If you’ve followed my blog or social media for any length of time, you know that one of my favorite messages to share is how wide-reaching the impact of sports can be — and how often sports provides opportunities that go far, far beyond the court or field itself and positively affect so many aspects of our everyday lives.
I had a moment recently that really exemplified this for me, and I wanted to share it with you.
On February 27, I was at Cal-Berkeley, my alma mater, receiving the Pete Newell Career Achievement Award.
Despite feeling like I have so much more yet to learn and contribute in my career, it was truly such an honor to be this year’s recipient, accepting the award during halftime of the Cal v. Colorado game.
Being there among the current Golden Bears team, it was impossible not to reflect on my own time as a Golden Bear, and remember what an incredibly memorable and formative period that was in my basketball career. It was so fun and carefree — probably the last time in my life where nothing was expected of me except to be a good student, player, and teammate.
As I stood there reflecting, however, it struck me that the biggest impact the experience had on me wasn’t the basketball — it was the university itself.
It was one of the first key times in my life where I saw that sports — in my case, basketball — was the doorway to so many great opportunities. And it all began with how I was recruited.
I had my pick of universities to choose from as high school came to a close. I’d grown up dreaming about being recruited by one of the big basketball schools: Duke, Kentucky, UConn, North Carolina, and Georgia Tech — and here they were, all with offers on the table.
I’d never really thought about Cal. They didn’t have the same long-established basketball program as the others, plus they were so far away from my home in Marietta, Georgia.
But then came Todd Bozeman, Cal’s basketball coach at the time. He took an entirely different approach to recruiting me from the other schools. Instead of focusing solely on the basketball program and how their success could translate into my success, Bozeman spent way more time talking about the university and everything Cal had to offer me as a student.
Those days, there weren’t PowerPoint presentations — he showed up with a giant board filled with flyers and sticky notes describing all of Cal’s available resources. He talked about the clubs and groups to join, the professors on campus to learn from, and the history of the school. He did an unbelievable job of painting a picture of the possibilities that Cal held for my life as a person, not just as a basketball player. I was definitely intrigued.
So was my mother. Bozeman was smart in that he recruited her first, and she encouraged me to consider them as a strong option.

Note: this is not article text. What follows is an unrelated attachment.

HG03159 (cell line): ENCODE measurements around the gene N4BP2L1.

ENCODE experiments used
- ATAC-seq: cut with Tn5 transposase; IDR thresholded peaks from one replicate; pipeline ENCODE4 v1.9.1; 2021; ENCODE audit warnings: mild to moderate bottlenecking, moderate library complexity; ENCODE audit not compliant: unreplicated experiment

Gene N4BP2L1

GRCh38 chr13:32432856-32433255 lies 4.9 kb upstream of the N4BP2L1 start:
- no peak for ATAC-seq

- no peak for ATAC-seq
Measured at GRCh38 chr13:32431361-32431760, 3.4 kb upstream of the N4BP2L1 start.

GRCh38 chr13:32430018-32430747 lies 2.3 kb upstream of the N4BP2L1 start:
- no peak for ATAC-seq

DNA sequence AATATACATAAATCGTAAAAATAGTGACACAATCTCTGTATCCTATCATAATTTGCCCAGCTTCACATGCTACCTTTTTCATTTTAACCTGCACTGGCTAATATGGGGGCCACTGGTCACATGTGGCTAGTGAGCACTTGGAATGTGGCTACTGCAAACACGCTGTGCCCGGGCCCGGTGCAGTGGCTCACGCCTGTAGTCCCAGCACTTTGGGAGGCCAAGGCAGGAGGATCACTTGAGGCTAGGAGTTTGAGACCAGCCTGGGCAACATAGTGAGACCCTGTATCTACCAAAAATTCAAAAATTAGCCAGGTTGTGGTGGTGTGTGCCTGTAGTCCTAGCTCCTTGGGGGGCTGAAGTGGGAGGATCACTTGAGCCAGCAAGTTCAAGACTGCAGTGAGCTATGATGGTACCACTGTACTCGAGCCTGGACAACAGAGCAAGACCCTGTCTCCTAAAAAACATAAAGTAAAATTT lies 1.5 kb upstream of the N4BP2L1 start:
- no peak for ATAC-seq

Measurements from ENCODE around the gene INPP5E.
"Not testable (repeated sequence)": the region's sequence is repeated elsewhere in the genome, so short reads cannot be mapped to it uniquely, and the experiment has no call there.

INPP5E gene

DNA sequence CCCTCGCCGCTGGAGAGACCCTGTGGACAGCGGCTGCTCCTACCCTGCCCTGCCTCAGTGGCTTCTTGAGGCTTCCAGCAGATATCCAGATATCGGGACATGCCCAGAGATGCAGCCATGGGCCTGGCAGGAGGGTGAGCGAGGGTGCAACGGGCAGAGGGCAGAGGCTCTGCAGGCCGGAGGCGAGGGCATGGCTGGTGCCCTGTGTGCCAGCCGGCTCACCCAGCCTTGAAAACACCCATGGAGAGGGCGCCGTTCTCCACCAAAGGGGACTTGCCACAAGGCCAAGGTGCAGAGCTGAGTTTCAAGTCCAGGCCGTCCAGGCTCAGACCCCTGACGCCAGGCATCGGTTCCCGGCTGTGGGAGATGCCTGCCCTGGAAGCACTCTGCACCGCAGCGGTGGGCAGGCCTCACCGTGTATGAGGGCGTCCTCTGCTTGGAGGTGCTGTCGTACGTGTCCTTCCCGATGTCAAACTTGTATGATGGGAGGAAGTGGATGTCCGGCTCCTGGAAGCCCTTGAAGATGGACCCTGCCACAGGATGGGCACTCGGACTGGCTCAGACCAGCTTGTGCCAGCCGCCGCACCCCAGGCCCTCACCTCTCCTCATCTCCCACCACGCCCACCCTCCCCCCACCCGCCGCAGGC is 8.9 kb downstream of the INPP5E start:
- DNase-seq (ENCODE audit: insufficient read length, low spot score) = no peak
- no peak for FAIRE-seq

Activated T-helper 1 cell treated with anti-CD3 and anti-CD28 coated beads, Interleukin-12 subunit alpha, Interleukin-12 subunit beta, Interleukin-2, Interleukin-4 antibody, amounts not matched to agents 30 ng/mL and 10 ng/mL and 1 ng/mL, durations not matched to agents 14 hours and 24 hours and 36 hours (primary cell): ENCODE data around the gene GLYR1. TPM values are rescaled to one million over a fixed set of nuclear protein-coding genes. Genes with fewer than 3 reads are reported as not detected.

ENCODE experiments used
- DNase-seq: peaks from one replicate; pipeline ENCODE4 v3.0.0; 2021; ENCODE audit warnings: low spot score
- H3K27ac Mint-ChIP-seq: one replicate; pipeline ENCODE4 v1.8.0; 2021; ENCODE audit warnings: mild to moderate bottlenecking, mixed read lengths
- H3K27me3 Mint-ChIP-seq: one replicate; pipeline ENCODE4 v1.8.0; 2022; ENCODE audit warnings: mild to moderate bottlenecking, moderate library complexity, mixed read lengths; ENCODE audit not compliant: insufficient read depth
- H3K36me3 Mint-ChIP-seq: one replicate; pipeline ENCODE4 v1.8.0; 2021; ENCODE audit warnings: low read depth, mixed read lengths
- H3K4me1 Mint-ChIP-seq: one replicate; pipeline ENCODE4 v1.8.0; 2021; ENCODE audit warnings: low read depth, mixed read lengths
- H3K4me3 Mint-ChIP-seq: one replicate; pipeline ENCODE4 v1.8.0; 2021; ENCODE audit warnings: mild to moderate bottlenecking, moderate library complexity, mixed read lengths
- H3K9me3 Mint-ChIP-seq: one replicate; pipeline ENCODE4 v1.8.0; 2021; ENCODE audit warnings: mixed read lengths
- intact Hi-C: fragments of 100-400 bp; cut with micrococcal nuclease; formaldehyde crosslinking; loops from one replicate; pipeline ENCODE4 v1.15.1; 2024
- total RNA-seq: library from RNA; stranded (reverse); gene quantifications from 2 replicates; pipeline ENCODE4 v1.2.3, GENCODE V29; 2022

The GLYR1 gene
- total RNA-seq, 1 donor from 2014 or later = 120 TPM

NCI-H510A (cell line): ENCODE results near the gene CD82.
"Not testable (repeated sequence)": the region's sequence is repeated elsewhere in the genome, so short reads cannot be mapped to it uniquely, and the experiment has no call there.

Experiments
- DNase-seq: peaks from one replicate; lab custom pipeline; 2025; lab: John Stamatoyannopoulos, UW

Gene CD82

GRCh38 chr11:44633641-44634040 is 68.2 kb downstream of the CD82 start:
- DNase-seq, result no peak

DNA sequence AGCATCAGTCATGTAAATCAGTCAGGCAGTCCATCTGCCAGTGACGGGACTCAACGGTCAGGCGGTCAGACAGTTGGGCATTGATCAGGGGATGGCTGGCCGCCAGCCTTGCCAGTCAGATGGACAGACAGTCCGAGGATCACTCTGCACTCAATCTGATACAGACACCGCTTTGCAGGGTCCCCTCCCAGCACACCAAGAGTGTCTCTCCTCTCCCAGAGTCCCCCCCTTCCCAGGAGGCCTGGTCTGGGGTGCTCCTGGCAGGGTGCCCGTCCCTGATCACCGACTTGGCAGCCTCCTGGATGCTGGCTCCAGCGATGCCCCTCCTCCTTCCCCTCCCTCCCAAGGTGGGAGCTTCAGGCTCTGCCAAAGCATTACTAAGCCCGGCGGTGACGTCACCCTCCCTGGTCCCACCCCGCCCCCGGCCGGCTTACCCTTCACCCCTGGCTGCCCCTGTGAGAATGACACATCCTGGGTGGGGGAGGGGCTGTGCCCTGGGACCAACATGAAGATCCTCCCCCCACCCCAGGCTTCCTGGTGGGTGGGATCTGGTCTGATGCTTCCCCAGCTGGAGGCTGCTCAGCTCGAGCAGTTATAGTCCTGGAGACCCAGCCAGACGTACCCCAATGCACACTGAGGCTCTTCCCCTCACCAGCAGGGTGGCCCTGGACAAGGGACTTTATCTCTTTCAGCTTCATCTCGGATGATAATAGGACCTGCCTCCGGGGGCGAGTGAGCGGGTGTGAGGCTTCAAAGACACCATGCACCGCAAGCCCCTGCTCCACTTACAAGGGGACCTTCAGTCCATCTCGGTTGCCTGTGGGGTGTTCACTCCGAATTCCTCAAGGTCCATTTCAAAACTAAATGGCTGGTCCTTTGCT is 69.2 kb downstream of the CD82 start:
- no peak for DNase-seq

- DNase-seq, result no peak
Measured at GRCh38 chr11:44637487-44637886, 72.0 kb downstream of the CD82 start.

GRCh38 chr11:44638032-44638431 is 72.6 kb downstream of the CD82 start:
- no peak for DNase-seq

And so I did. Yes, the basketball aspect mattered of course, and it helped that two years prior they’d signed Jason Kidd and their recruiting class the last few years had been great. Basketball was definitely important at Cal, but, in the end, the true selling point for me was the school.
Looking back, it’s amazing to me how accurate the picture Todd Bozeman painted for me about Cal turned out to be. Despite only being on campus for my freshman year before being drafted into the NBA, I took full advantage of the resources the university had to offer, and I had a blast.
But the biggest impact came later on, when over the years I was consistently back at Cal, working class by class to finish my degree. There I was, 30 years old, in tutoring sessions and study groups, still engaging in and benefiting from all the resources the university provided, and enjoying it all the way.
From a basketball standpoint, I probably could’ve gone to a school with a better program — but I don’t know that any other school could have helped me improve in all of these other parts of my life like Cal did. It’s one of the biggest reasons I’m at the point in my career that I am today.
It’s also one of the reasons I was able to give a little fatherly advice to my son, Jabri, when he recently made his own college pick. Like me, he had several offers on the table, but I encouraged him to think beyond just basketball and consider what he wanted to achieve, what he liked about each university, and what was important to him overall.
Because he’ll learn just like I did, that basketball might be the initial opportunity that led him there, but his decision holds the potential to impact his entire life, not just his playing career.
We all make decisions that have the potential to open up a whole world of possibilities for us. I hope you also keep your eyes open to finding them — and taking advantage of them whenever you can.